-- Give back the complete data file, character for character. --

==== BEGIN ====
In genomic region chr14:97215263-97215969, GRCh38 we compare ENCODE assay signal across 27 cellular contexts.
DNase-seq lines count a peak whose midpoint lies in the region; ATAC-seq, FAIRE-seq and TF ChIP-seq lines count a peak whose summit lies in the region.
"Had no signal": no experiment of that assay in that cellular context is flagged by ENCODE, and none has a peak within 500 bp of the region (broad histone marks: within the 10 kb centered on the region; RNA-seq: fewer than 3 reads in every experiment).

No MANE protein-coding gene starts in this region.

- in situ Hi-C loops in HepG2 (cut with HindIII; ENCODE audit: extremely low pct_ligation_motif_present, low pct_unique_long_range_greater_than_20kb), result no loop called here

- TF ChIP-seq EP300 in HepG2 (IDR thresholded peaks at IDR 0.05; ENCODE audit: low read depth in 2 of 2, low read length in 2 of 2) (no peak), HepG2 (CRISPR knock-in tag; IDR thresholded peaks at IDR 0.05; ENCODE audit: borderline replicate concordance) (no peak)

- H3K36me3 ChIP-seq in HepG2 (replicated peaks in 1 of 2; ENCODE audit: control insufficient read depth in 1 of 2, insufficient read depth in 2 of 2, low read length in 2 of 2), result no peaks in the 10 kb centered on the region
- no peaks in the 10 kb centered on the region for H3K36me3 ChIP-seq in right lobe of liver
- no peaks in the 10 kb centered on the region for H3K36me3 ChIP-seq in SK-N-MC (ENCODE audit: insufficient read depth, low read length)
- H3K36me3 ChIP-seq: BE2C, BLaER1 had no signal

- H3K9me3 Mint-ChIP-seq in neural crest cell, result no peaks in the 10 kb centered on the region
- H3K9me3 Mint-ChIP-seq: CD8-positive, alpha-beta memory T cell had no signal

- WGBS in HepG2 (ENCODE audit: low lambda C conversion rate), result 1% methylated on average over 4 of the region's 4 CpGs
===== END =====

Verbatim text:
In genomic region chr14:97215263-97215969, GRCh38 we compare ENCODE assay signal across 27 cellular contexts.
DNase-seq lines count a peak whose midpoint lies in the region; ATAC-seq, FAIRE-seq and TF ChIP-seq lines count a peak whose summit lies in the region.
"Had no signal": no experiment of that assay in that cellular context is flagged by ENCODE, and none has a peak within 500 bp of the region (broad histone marks: within the 10 kb centered on the region; RNA-seq: fewer than 3 reads in every experiment).

No MANE protein-coding gene starts in this region.

- in situ Hi-C loops in HepG2 (cut with HindIII; ENCODE audit: extremely low pct_ligation_motif_present, low pct_unique_long_range_greater_than_20kb), result no loop called here

- TF ChIP-seq EP300 in HepG2 (IDR thresholded peaks at IDR 0.05; ENCODE audit: low read depth in 2 of 2, low read length in 2 of 2) (no peak), HepG2 (CRISPR knock-in tag; IDR thresholded peaks at IDR 0.05; ENCODE audit: borderline replicate concordance) (no peak)

- H3K36me3 ChIP-seq in HepG2 (replicated peaks in 1 of 2; ENCODE audit: control insufficient read depth in 1 of 2, insufficient read depth in 2 of 2, low read length in 2 of 2), result no peaks in the 10 kb centered on the region
- no peaks in the 10 kb centered on the region for H3K36me3 ChIP-seq in right lobe of liver
- no peaks in the 10 kb centered on the region for H3K36me3 ChIP-seq in SK-N-MC (ENCODE audit: insufficient read depth, low read length)
- H3K36me3 ChIP-seq: BE2C, BLaER1 had no signal

- H3K9me3 Mint-ChIP-seq in neural crest cell, result no peaks in the 10 kb centered on the region
- H3K9me3 Mint-ChIP-seq: CD8-positive, alpha-beta memory T cell had no signal

- WGBS in HepG2 (ENCODE audit: low lambda C conversion rate), result 1% methylated on average over 4 of the region's 4 CpGs